Columns are spawned by a variety of factors. This column is shared each week on social media in hopes that someone will reflect on their memories as I share mine. Readers sometime leave comments with their own stories and opinions of the subject matter. For the record, every one of those comments is inspirational to me and keeps me focused as to the reason I do this. I like to think of this as a community column as opposed to my column. Without your readership, it is useless. When you add a thought or idea to the column, it serves as the icing on the cake. So, thank you for helping me with this each week.
With college football winding down, I recently wrote a column about a memory that involved my Daddy and college football. There’s no need to rehash it. It was what it was. Several people commented, with some sharing their personal experience dealing with the bigger issue of Alzheimer’s. It isn’t just my family that has dealt with it. It also isn’t just those people I know. The disease doesn’t care who it strikes. It plays no favorites. I’m sure many of you have dealt with or are dealing with the devastating effects of this illness.
One of the recent comments to the column was posted by Randy Saxon. He is the son of Frank Saxon and the late Doris Saxon. Randy has two brothers, Lance and Kent, and a sister, Amy. Much of my childhood was spent with the Saxons. Frank and Daddy were good friends. This transformed into Lance and I being good friends since we are the same age. Lance and I played many years of Midget Football together. As I typed that, it dawned on me they probably don’t call it that anymore in order to be politically correct. For the record, I think all the political correctness we live with today is stupid. Moving on, Frank was our football coach for several of the years Lance and I played. He has a great understanding of the game and passed that on to us kids. More importantly, he loves the game. There is no doubt that his love for the game, along with others, contributed to my love for football.
If you know Frank Saxon, you know you can’t hear his name without immediately thinking about the Georgia Bulldogs. Cherokee County has known no bigger Bulldog fan than Frank. From his Bulldog car to his years of season tickets, he has lived for fall to come around and the games to begin. When I was a kid, he took me to a game in Athens even though I’m a lifelong Georgia Tech fan. I remember it being a beautiful fall day and Lance and I having a good time. To this day I couldn’t tell you who they played. Maybe it was Tech. It wasn’t important. It was a good time had with good friends. When football was in the off-season, this never stopped Frank’s enthusiasm for the Bulldogs. He talked football all year long. If Tech lost to Georgia, he never let me forget it. We sparred over this rivalry for many years.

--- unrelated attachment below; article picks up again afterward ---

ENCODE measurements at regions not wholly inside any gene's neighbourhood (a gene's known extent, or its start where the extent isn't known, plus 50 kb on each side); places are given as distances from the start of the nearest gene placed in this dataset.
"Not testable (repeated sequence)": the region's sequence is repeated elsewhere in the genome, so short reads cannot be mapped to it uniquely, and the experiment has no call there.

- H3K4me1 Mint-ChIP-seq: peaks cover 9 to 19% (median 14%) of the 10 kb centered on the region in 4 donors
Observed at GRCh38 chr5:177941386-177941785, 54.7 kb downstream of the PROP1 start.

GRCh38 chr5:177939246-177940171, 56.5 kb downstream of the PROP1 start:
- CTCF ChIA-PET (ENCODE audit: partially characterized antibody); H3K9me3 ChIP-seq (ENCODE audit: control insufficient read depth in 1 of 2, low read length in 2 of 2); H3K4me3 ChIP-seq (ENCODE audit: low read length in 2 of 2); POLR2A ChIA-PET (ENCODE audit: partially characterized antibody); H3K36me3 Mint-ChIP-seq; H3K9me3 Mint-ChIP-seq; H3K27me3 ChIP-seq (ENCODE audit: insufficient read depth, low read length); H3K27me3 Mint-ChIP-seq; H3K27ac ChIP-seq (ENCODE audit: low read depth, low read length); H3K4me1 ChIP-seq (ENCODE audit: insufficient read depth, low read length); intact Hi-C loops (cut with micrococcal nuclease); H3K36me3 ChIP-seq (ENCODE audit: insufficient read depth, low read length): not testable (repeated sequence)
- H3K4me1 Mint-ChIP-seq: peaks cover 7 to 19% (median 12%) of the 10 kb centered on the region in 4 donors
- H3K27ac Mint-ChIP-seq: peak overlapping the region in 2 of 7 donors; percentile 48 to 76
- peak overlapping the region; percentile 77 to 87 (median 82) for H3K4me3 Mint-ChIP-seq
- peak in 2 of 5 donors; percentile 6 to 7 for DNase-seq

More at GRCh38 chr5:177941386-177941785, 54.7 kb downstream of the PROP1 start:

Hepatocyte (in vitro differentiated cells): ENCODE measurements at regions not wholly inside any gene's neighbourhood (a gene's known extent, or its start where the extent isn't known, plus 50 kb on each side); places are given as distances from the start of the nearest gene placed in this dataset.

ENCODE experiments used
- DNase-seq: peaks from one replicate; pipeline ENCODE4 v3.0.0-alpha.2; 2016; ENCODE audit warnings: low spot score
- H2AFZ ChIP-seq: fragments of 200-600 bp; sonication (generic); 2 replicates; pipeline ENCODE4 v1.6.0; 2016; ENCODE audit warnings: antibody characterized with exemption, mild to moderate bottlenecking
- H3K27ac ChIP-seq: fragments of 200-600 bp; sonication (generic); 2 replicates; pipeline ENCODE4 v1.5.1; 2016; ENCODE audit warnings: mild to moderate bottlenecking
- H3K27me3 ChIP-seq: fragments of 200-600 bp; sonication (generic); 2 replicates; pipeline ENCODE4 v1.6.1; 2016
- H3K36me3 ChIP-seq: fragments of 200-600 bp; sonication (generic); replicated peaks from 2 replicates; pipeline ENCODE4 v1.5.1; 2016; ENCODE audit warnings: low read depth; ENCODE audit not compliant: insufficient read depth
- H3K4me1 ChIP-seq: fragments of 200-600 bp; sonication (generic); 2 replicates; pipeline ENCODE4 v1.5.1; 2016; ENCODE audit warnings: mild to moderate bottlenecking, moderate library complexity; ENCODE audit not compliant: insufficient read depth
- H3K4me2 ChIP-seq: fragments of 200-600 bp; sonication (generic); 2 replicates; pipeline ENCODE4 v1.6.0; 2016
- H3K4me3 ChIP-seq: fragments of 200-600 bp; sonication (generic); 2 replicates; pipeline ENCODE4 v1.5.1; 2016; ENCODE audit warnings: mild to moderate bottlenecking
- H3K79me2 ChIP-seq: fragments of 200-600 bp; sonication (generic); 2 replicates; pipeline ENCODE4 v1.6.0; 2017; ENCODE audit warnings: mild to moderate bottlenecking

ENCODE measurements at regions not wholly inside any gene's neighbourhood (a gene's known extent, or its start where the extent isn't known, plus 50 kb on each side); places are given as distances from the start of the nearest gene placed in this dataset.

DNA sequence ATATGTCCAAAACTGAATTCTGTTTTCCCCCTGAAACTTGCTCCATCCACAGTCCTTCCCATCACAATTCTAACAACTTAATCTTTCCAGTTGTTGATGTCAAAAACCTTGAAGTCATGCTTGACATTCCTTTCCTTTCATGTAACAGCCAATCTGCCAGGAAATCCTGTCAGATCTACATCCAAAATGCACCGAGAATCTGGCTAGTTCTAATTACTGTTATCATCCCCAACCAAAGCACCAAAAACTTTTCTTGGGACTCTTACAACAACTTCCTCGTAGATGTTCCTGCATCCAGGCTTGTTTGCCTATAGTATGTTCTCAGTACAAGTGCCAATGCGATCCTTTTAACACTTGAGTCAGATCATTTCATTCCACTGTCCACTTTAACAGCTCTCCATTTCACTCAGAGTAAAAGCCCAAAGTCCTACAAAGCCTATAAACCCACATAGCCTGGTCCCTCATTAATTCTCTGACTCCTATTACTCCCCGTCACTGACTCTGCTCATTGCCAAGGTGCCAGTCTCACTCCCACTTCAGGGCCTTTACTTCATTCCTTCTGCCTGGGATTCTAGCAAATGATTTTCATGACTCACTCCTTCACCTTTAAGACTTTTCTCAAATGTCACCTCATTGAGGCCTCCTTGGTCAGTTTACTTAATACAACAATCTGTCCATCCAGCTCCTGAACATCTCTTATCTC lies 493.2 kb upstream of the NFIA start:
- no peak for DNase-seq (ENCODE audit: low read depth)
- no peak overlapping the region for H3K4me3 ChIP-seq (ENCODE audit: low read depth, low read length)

After Doris passed away, she seemed to take some of the passion Frank had for his beloved Georgia Bulldogs. He still loves them. But it’s never been the same since Doris’ passing. For the Saxons, the Bulldogs are a family affair. It brings this close family even closer together. Frank is now living in an assisted living home. I’ve visited only once, which is not enough. Randy said while visiting his Dad recently, he asked him if he wanted to watch the UGA game. Frank answered him saying, “No. I don’t care anything about it.” For those of you who know him, let that sink in for a minute. As one of the most loyal Bulldog fans in our town’s history, his statement tells us something about his current condition. It also put things in perspective. Football is a great game. But it’s still just a game.
This is my hope. On the day this column is published, the Georgia Bulldogs will be playing the LSU Tigers for the SEC Championship. It is my hope that someone will turn the game on in Frank’s room so he can watch it. If only for a minute, if he finds that old fire for his Dawgs, it will count as a good day in his life.